And when you turn the corner youll see the new world.
(angry young woman, angry young woman,
Theres no way back, so just keep walking.
Leave your past in your raincoat pocket)
(angry young woman, angry young woman)

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Angry Young Woman

Angry young woman on sunrise strip,
Walking away to the new world.
She left her man, she left her children,
cause she knows she has only one life to live.
Angry young woman with her background on her forehead,
Three children and two abortions.
Played a little piano ten years ago.
And some typing from the college where she met her husband.
Angry young woman in the dark of the night,
Hears her children crying for dinner,
Hears her man shouting for his shirt
And thinks of the first sundays they spent in the park.
Angry young woman, angry young woman,
Theres no way back, so just keep walking.
Leave your past in your raincoat pocket
And when you turn the corner youll see the new world.
Angry young woman, angry young woman,
Theres no way back, so just keep walking.
Leave your past in your raincoat pocket
And when you turn the corner youll see the new world.
(angry young woman, angry young woman,
Theres no way back, so just keep walking.
Leave your past in your raincoat pocket)
(angry young woman, angry young woman)

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VII. Pompilia

I am just seventeen years and five months old,
And, if I lived one day more, three full weeks;
'T is writ so in the church's register,
Lorenzo in Lucina, all my names
At length, so many names for one poor child,
—Francesca Camilla Vittoria Angela
Pompilia Comparini,—laughable!
Also 't is writ that I was married there
Four years ago: and they will add, I hope,
When they insert my death, a word or two,—
Omitting all about the mode of death,—
This, in its place, this which one cares to know,
That I had been a mother of a son
Exactly two weeks. It will be through grace
O' the Curate, not through any claim I have;
Because the boy was born at, so baptized
Close to, the Villa, in the proper church:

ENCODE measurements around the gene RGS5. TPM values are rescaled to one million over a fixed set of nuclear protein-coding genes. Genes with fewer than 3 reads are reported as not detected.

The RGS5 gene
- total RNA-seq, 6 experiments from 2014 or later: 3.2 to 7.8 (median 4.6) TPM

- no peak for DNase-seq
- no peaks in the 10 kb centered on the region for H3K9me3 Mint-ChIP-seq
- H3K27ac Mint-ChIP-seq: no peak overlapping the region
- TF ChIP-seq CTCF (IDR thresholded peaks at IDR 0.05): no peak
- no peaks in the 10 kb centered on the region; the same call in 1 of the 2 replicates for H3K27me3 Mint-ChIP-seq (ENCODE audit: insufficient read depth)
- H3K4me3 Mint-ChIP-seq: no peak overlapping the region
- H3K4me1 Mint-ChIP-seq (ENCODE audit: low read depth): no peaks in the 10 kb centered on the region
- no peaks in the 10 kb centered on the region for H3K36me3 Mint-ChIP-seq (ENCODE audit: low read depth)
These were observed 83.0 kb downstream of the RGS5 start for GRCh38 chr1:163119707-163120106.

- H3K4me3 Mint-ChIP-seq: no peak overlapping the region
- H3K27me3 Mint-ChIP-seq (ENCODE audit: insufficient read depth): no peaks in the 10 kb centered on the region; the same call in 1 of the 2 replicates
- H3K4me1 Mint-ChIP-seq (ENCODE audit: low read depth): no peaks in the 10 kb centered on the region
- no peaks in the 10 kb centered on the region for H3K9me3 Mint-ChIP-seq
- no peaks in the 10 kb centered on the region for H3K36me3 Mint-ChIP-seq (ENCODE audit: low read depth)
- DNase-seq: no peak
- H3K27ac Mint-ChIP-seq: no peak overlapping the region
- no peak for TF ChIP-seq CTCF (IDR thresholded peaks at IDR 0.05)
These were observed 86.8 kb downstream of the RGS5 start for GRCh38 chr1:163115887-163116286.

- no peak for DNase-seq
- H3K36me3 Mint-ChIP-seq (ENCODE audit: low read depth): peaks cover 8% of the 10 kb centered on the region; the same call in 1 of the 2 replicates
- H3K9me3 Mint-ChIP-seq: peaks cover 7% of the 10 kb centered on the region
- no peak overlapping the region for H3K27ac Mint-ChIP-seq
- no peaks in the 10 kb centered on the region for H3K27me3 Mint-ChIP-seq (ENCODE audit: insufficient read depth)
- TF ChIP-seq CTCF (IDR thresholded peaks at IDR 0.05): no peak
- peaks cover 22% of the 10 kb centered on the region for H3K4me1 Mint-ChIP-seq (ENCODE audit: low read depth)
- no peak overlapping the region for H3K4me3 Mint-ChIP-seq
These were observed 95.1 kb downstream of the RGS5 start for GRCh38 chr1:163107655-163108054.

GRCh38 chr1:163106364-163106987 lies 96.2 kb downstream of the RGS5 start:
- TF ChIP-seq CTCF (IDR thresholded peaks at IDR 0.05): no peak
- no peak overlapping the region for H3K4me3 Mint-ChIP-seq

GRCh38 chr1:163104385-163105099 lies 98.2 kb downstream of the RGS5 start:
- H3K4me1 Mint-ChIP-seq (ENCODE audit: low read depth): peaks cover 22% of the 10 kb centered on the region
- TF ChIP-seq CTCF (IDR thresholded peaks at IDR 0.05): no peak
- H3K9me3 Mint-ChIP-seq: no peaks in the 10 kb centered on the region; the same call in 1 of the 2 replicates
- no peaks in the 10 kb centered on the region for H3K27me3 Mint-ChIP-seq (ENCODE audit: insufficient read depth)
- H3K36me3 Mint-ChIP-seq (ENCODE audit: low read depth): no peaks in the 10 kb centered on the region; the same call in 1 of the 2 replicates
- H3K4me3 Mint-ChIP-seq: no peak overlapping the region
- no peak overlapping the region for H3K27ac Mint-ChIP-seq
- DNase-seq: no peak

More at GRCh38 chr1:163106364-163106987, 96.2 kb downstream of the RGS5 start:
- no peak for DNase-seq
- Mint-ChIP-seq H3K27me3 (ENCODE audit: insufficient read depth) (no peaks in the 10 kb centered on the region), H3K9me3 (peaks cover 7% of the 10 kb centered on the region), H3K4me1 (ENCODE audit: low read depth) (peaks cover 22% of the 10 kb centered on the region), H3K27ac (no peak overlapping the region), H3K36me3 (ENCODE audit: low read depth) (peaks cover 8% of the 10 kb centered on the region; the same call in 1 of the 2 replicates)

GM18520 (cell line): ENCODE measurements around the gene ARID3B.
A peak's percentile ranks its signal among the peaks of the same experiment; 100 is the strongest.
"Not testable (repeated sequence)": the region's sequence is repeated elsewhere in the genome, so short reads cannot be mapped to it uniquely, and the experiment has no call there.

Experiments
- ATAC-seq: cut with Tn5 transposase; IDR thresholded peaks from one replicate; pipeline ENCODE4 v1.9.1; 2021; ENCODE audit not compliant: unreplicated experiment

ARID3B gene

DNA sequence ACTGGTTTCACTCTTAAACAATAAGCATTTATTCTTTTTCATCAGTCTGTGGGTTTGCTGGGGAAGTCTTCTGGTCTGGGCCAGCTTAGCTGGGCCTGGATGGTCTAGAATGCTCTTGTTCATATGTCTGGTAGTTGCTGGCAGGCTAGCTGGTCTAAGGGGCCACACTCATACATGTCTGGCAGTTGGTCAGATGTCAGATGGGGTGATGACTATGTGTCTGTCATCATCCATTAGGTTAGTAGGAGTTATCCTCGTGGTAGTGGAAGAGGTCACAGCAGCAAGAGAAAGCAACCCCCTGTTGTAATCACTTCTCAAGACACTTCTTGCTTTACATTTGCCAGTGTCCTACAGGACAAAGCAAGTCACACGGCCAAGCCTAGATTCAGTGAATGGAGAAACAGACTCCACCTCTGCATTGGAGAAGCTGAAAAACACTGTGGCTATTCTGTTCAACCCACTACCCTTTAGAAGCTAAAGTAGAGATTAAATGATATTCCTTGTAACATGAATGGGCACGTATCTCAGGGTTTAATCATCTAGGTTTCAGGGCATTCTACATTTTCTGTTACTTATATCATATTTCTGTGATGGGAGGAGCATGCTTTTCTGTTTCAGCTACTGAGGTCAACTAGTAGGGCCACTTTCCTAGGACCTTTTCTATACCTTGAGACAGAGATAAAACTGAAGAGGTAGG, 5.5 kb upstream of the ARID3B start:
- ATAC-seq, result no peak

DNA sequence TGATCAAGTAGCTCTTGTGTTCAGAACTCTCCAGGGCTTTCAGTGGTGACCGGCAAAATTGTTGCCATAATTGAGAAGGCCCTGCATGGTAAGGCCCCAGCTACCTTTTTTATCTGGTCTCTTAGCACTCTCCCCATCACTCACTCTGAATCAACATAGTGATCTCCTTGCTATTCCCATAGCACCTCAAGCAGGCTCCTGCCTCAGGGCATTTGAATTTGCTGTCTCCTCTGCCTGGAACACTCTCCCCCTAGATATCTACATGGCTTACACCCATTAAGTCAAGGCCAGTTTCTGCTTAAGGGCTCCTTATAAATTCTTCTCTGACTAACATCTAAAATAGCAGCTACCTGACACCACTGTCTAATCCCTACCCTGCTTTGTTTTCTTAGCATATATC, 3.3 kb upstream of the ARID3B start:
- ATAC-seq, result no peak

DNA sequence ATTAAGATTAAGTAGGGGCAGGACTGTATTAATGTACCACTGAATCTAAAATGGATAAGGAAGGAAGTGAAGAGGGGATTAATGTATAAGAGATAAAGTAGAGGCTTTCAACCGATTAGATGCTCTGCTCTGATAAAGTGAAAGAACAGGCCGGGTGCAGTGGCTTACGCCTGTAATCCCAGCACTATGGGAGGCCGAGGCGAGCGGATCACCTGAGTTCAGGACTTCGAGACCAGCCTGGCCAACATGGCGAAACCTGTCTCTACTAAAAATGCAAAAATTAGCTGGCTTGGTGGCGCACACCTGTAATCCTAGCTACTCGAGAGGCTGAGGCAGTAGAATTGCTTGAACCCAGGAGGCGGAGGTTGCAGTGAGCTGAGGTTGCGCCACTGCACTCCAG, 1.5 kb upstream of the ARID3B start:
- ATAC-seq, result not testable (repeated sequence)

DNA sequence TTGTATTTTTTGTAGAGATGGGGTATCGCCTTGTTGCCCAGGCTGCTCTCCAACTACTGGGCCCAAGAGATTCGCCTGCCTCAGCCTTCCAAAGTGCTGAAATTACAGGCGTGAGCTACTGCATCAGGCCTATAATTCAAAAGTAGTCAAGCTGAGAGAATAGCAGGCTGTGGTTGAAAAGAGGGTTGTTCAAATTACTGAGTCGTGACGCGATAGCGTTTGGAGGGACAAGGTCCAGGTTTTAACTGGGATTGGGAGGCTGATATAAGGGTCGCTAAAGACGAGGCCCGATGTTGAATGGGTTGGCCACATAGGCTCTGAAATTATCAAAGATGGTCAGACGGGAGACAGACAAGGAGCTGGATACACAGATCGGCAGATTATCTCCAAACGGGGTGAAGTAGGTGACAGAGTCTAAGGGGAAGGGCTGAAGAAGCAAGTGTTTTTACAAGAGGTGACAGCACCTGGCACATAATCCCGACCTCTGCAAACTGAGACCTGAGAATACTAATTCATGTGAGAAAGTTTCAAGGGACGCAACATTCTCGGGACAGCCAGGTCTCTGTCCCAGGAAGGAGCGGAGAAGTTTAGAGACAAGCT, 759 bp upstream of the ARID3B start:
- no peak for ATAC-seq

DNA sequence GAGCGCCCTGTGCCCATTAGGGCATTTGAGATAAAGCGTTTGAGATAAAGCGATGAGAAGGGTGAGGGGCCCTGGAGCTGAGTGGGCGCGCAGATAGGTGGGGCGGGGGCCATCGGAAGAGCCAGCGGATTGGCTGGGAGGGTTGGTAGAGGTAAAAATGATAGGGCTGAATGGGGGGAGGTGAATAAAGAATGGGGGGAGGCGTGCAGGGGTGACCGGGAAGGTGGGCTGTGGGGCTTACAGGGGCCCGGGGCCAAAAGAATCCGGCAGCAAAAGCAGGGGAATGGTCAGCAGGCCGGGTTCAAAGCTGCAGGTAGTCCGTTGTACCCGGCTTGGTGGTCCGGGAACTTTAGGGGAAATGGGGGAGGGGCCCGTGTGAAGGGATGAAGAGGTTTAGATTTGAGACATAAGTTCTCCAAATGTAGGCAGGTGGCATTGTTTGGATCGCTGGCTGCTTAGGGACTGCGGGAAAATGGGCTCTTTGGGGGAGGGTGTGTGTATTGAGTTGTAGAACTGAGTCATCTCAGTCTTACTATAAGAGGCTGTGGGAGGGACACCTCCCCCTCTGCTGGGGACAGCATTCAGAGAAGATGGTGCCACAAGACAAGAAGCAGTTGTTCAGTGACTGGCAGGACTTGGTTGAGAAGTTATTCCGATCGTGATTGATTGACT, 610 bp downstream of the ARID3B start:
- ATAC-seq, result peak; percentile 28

A pretty church, I say no word against,
Yet stranger-like,—while this Lorenzo seems
My own particular place, I always say.
I used to wonder, when I stood scarce high
As the bed here, what the marble lion meant,
With half his body rushing from the wall,
Eating the figure of a prostrate man—
(To the right, it is, of entry by the door)
An ominous sign to one baptized like me,
Married, and to be buried there, I hope.
And they should add, to have my life complete,
He is a boy and Gaetan by name—
Gaetano, for a reason,—if the friar
Don Celestine will ask this grace for me
Of Curate Ottoboni: he it was
Baptized me: he remembers my whole life
As I do his grey hair.

All these few things
I know are true,—will you remember them?
Because time flies. The surgeon cared for me,
To count my wounds,—twenty-two dagger-wounds,
Five deadly, but I do not suffer much—
Or too much pain,—and am to die to-night.

Oh how good God is that my babe was born,
—Better than born, baptized and hid away
Before this happened, safe from being hurt!
That had been sin God could not well forgive:
He was too young to smile and save himself.
When they took two days after he was born,
My babe away from me to be baptized
And hidden awhile, for fear his foe should find,—

[...] Read more

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All Different, But Still The Same

Some people have short hair, some have long.
Some people have thick hair; some people’s hair is all gone.

Some people have black hair, some have gray.
Some people have brown hair, some blonde, some red.
Some people’s hair a color unsaid.

Some people are short, some people are tall.
Some people will love you; some won’t like you at all.

Some people like hot weather, some like cold.
Some people are timid, some people are bold.
Some people have dark skin, some people have light.
Some people have black skin, some people have white.

Some people eat meat; some won’t touch it at all.
Some people have a good memory, some can’t recall.
Some people accept Christ, some never will.
Some people are stingy, some people give.

Some people like school, some people don’t.
Some people will excel, some people won’t.
Some people smoke cigarettes, some never will.
Some people are honest, some people steal.

Some people have book knowledge;
But don’t know the Holy Book.
Some people burn food, some people can cook.

Some people are old, some people are young.
Some people do smart things, some people do dumb.

Some people just have a diploma
Some people have degrees.
Some people do things slow, some with a breeze.
Some people are complainers, some easy to please.

Some people hate shopping, some stay in the mall.
Some people hate God, but God loves us all.

We are all different, but still the same.

When I get cut, I bleed red;